On misogyny in the drag community – as also called out by Ginny Lemon – Princx said, “The drag community, like the queer community more widely, is often centred around the cisgender gay white man – this leads to sexism and misogyny either explicitly or more insidious indirect forms of discrimination.” This leaves out “queens of colour; trans, AFAB and non-binary drag performers; and drag kings who explore gender outside of this ‘ideal’, who are often excluded, underpaid or not invited to participate in the drag industry’s biggest opportunities, competitions and platforms”.
So, by perpetuating a hyper-feminine image for drag performers to claw towards, RPDR does not leave much space for anyone who lies outside of that ideal. As the biggest drag show in the mainstream, it has a duty to break these boundaries and do better.
Princx sees the future of drag in the drag performers who lie outside of RPDR’s standards, who “are transgressive, punk and ethereal and are often self-explorative of the balance of gender within”.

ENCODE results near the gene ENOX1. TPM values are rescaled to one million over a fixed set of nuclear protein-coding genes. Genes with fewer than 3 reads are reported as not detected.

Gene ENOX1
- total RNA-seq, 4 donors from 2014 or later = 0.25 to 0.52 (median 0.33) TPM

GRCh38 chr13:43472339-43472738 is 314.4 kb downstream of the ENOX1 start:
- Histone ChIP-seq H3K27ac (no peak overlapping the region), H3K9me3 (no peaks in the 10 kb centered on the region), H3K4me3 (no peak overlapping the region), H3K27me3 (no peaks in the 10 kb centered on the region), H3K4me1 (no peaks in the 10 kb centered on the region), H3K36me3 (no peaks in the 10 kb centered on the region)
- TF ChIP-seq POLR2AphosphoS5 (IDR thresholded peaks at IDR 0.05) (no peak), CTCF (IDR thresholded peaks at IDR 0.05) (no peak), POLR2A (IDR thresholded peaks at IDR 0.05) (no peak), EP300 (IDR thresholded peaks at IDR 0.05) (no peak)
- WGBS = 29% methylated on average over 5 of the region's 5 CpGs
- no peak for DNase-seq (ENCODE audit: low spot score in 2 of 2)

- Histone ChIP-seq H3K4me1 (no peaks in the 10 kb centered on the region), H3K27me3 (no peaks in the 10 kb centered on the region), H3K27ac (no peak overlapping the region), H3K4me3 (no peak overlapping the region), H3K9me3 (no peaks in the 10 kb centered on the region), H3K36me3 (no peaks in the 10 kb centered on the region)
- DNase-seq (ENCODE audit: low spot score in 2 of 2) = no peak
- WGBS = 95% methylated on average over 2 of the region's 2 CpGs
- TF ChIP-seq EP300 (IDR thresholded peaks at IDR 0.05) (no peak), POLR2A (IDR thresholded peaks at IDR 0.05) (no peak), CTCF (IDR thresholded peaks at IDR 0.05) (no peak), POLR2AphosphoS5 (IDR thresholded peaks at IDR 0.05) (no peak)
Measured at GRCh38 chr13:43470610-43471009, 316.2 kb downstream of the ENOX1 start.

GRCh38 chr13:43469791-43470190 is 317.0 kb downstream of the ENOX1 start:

I see the future of drag as a place that is fluid, liberated and steps outside of the gender binary and doesn’t place those binaries on people.
Drag does not have to be the performance of ultra-femininity. That’s not what we are here for and it’s not what we need. It feels like RuPaul is sort of clinging onto that old school idea of a need for ultra-sexy femininity and that you can only get away with being kooky or weird if you also look palatably attractive.
Like Princx, “I want to see AFAB and trans performers, disabled performers, performers of colour, bearded queens and unapologetic plus-sized queens, increasingly taking the centre stage”. We do not need another space where feminine presenting people have to look sexy to get ahead and are pressured to do so even if it is not their thing. The world is damaging enough.
So, to all the Ginnys, take off those tits (or put ‘em on if that’s what makes you feel good) and go be yourself. Don’t let anyone tell you how to dress, or how to be, and while you’re at it, support the smoking area drag queens. They need us now more than ever.
Amy is a small queer person just trying to survive her twenties in London. She gets angry when she’s hungry or tired but is happy when talking all things queer, writing or roller skating. She’s a bit clumsy but she tries. Also a dab hand at making a nice coffee.
Edited by Stephanie Kleanthous